Sophie’s first job was in a textile factory. She worked for two months, nine hours a day, six days a week. It was hard. “Even staying in the toilet for too long was not allowed”, she said. She was paid for only two weeks of her work: “they said we shall pay…we shall pay…but they never did”. Employers take advantage of newcomers who know nothing about working in Turkey, don’t speak Turkish, and don’t have work permits.

When I met Sophie, she had been in Istanbul for couple of months and in her second factory. Sophie was getting paid her but she only had a few hours work a week. She decided to find another job and, through friends, she found a massage job in the tourist city of Antalya. Again, she worked for two months without pay.

He did not pay at all because he knows that I was far from Istanbul and would not go anywhere. I had no work permit so I had no rights. After 2 months I left to work with another woman but I had already made up my mind to go home. I was going back to Uganda in 3 months. I thought let me try to work here and make some money so I worked with them. I made 250 euro, 100 dollar and 200 lira.

Getting a work permit in Turkey is a long and difficult bureaucratic process. Employers must apply for migrant workers before they arrive in Turkey or after they are granted a six months resident visa. The lack of a work permit creates discrimination that suits many employers as undocumented migrant workers are too vulnerable to claim their rights. Black migrants also face discrimination on grounds of race and Sophie faced racism everywhere she worked. She explains:

The Russian guests don’t like blacks, but Germans are OK and Danish too. All the staff expect you to clean up the place although we were all colleagues, they were masseuses and so was I. I had the same pay as women workers from Russia and Georgia, but as a black worker I had to do the cleaning.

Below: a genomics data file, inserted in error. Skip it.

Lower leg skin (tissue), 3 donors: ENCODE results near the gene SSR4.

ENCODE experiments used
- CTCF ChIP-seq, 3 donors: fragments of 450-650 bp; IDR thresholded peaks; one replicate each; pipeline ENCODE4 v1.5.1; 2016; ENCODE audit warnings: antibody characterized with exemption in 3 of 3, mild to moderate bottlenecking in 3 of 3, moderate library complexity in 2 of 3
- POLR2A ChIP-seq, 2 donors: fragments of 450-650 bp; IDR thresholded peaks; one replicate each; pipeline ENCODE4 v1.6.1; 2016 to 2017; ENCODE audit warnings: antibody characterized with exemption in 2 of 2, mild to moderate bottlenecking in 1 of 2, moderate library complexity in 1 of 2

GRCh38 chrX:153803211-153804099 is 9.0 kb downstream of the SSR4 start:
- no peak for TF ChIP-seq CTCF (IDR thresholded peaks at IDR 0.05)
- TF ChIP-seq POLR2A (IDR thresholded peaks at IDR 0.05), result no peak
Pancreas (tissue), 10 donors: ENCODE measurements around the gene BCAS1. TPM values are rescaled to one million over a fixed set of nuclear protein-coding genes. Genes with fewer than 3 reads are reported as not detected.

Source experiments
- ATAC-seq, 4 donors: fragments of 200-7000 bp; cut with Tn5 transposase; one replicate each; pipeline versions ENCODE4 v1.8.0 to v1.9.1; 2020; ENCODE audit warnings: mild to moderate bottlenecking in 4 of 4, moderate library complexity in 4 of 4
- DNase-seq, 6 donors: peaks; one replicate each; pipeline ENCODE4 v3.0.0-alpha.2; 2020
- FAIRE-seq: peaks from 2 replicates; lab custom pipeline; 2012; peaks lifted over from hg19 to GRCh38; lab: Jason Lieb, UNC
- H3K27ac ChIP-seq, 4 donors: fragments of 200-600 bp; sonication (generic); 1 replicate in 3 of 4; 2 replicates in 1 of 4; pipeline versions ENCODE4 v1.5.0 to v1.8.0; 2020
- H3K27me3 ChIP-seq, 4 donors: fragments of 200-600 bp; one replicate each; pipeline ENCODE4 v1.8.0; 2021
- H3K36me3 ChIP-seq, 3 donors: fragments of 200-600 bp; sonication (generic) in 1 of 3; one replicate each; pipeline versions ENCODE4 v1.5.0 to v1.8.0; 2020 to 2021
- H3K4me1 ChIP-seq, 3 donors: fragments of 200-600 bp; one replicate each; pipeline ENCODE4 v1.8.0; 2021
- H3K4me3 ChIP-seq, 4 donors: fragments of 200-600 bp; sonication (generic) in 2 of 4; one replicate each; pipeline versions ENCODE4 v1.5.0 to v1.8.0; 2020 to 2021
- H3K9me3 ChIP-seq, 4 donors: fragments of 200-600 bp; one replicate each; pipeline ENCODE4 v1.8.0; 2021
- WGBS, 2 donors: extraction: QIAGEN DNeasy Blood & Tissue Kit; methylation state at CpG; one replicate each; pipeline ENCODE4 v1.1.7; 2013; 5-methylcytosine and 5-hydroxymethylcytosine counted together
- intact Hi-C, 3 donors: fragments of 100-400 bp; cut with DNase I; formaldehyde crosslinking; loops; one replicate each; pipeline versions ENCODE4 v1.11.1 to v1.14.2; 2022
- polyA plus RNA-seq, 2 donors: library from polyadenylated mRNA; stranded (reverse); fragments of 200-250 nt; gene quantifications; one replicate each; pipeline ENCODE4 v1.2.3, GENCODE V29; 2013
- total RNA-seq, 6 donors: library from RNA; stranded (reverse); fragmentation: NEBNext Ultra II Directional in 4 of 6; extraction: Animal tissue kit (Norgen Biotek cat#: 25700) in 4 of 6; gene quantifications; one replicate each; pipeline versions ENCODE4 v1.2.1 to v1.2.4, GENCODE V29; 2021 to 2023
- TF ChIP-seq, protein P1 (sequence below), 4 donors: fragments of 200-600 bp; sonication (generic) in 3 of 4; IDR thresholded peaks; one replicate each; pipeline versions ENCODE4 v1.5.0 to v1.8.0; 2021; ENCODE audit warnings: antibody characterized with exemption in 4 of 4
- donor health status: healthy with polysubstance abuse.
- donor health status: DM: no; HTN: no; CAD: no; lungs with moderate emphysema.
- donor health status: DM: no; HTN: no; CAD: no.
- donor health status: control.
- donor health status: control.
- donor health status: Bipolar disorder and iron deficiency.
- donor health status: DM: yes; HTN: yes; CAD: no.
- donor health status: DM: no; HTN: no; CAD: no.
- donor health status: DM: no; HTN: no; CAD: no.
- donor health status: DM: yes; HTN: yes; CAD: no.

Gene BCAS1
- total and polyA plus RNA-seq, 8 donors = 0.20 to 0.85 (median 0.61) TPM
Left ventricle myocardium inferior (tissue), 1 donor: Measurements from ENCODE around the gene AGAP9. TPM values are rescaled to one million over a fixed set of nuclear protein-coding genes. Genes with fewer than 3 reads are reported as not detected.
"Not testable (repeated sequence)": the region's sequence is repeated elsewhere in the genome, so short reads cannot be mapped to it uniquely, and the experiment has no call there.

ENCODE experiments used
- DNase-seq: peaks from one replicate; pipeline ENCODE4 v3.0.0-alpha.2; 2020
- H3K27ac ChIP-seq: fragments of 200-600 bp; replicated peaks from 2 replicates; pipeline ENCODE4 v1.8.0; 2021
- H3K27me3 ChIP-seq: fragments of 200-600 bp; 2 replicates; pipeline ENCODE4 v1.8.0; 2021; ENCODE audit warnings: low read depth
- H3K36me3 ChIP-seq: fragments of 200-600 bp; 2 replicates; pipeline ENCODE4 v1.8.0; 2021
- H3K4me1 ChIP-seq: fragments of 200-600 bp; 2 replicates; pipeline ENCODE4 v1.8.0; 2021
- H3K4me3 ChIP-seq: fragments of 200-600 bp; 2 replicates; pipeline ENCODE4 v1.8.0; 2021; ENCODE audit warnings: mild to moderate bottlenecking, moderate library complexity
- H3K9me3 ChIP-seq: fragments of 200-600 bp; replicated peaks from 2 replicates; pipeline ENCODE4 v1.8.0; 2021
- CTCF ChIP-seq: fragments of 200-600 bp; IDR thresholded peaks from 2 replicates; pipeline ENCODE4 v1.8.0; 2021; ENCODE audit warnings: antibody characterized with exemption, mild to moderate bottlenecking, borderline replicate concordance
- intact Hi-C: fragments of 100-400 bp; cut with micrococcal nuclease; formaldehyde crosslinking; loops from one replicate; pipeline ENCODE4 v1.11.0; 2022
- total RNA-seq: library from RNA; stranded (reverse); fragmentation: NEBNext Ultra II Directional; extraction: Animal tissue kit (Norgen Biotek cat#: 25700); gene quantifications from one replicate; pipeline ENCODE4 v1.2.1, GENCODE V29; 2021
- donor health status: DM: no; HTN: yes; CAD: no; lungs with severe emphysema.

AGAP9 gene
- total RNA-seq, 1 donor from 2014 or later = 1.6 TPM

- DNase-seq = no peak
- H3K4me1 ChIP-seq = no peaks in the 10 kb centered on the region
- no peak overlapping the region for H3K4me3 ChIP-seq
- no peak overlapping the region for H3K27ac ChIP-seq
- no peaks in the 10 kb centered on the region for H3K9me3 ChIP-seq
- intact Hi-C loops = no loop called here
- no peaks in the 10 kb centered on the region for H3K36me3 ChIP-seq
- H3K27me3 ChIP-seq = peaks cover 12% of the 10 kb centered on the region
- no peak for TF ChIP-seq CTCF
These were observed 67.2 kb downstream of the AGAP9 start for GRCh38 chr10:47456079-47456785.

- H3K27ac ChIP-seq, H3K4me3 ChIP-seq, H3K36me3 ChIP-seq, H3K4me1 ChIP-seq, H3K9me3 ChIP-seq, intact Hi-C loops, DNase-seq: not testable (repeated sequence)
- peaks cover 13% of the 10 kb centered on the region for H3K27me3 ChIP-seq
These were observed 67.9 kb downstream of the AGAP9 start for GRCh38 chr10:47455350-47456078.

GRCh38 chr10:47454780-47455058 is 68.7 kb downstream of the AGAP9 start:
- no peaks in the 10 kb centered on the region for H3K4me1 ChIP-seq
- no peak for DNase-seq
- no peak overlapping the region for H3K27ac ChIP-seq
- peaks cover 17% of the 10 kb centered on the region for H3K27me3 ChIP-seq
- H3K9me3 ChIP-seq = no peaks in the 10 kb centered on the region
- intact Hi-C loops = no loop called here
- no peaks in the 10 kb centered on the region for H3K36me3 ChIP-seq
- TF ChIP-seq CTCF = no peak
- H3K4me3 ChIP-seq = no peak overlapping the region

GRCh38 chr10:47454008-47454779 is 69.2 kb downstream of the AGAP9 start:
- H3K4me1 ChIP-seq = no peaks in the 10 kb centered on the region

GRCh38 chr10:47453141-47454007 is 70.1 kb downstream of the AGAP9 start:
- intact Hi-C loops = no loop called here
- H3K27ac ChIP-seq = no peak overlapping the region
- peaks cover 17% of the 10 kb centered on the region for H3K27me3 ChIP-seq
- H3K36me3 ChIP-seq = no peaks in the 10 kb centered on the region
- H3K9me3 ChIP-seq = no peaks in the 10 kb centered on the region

She stayed 11 months in Turkey. She saved nothing more than the exit fine for overstaying her visa, again.

The Journey to Saudi Arabia

Back in Uganda, Sophie struggled to find a good job, so she decided to take another chance and go to Saudi Arabia as a housemaid. This time she used an agency who didn’t ask for money upfront. All her expenses, except for the medical report to prove she is not HIV+, were paid by the agency. Sophie describes this third migration as like slavery with the agencies, licensed by the Saudi government, as little more than mechanisms for worker exploitation. Sophie explains:

Arab families pay a lot of money to get a housemaid and they claim the money back if the housemaid doesn’t stay long. As a maid you have no voice, the deal is between the agency and the family. The broker who takes you are doesn’t tell you what is waiting for you because they are just looking at the money. The agency pays you and you have a contract with the agency but it is fake. For example, the contract might say you work for 9 hours per day but it is not true.

When she arrived in Riyadh she was kept in a hostel and taught how to clean. She was also given some basic orientation and some Arabic words. The hostels were “like a prison”, with people locked inside. “They give you a profile picture and you are on the computer – they sell you through the computer. They give you a uniform and hijab and then they pass you out”.